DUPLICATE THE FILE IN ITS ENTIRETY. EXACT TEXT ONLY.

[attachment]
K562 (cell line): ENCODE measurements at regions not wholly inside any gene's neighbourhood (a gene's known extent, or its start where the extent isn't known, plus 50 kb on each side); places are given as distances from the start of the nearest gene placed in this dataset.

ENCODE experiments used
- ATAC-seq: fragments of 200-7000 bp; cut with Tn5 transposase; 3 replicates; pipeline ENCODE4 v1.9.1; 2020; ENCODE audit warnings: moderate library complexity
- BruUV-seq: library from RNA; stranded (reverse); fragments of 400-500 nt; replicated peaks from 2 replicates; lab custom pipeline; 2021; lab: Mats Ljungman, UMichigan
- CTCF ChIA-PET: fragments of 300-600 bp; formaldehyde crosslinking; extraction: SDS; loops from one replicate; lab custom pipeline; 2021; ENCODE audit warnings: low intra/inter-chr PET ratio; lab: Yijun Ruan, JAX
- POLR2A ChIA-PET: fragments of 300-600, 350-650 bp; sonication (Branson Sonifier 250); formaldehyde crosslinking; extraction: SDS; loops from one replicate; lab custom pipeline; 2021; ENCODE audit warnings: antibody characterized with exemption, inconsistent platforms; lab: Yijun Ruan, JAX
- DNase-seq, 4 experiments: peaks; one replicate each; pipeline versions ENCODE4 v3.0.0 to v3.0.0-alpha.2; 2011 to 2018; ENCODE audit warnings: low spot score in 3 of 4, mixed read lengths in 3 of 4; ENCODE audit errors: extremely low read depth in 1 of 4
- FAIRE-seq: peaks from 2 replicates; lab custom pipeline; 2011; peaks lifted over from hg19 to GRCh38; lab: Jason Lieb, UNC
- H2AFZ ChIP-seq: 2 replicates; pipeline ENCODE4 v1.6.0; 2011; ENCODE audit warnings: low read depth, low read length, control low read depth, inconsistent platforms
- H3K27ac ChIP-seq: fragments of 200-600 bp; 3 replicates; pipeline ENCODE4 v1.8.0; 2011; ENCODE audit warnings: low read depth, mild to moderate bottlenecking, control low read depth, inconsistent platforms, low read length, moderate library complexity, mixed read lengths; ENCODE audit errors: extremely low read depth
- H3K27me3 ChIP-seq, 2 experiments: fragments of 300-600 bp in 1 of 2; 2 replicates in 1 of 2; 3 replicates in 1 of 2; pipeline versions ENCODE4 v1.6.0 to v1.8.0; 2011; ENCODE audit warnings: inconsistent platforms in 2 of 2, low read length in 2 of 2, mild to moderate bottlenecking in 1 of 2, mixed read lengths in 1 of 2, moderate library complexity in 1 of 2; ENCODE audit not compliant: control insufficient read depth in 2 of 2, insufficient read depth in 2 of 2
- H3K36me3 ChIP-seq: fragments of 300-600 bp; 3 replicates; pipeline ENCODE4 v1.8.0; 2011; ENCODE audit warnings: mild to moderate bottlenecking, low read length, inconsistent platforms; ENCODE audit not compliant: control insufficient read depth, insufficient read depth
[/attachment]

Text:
K562 (cell line): ENCODE measurements at regions not wholly inside any gene's neighbourhood (a gene's known extent, or its start where the extent isn't known, plus 50 kb on each side); places are given as distances from the start of the nearest gene placed in this dataset.

ENCODE experiments used
- ATAC-seq: fragments of 200-7000 bp; cut with Tn5 transposase; 3 replicates; pipeline ENCODE4 v1.9.1; 2020; ENCODE audit warnings: moderate library complexity
- BruUV-seq: library from RNA; stranded (reverse); fragments of 400-500 nt; replicated peaks from 2 replicates; lab custom pipeline; 2021; lab: Mats Ljungman, UMichigan
- CTCF ChIA-PET: fragments of 300-600 bp; formaldehyde crosslinking; extraction: SDS; loops from one replicate; lab custom pipeline; 2021; ENCODE audit warnings: low intra/inter-chr PET ratio; lab: Yijun Ruan, JAX
- POLR2A ChIA-PET: fragments of 300-600, 350-650 bp; sonication (Branson Sonifier 250); formaldehyde crosslinking; extraction: SDS; loops from one replicate; lab custom pipeline; 2021; ENCODE audit warnings: antibody characterized with exemption, inconsistent platforms; lab: Yijun Ruan, JAX
- DNase-seq, 4 experiments: peaks; one replicate each; pipeline versions ENCODE4 v3.0.0 to v3.0.0-alpha.2; 2011 to 2018; ENCODE audit warnings: low spot score in 3 of 4, mixed read lengths in 3 of 4; ENCODE audit errors: extremely low read depth in 1 of 4
- FAIRE-seq: peaks from 2 replicates; lab custom pipeline; 2011; peaks lifted over from hg19 to GRCh38; lab: Jason Lieb, UNC
- H2AFZ ChIP-seq: 2 replicates; pipeline ENCODE4 v1.6.0; 2011; ENCODE audit warnings: low read depth, low read length, control low read depth, inconsistent platforms
- H3K27ac ChIP-seq: fragments of 200-600 bp; 3 replicates; pipeline ENCODE4 v1.8.0; 2011; ENCODE audit warnings: low read depth, mild to moderate bottlenecking, control low read depth, inconsistent platforms, low read length, moderate library complexity, mixed read lengths; ENCODE audit errors: extremely low read depth
- H3K27me3 ChIP-seq, 2 experiments: fragments of 300-600 bp in 1 of 2; 2 replicates in 1 of 2; 3 replicates in 1 of 2; pipeline versions ENCODE4 v1.6.0 to v1.8.0; 2011; ENCODE audit warnings: inconsistent platforms in 2 of 2, low read length in 2 of 2, mild to moderate bottlenecking in 1 of 2, mixed read lengths in 1 of 2, moderate library complexity in 1 of 2; ENCODE audit not compliant: control insufficient read depth in 2 of 2, insufficient read depth in 2 of 2
- H3K36me3 ChIP-seq: fragments of 300-600 bp; 3 replicates; pipeline ENCODE4 v1.8.0; 2011; ENCODE audit warnings: mild to moderate bottlenecking, low read length, inconsistent platforms; ENCODE audit not compliant: control insufficient read depth, insufficient read depth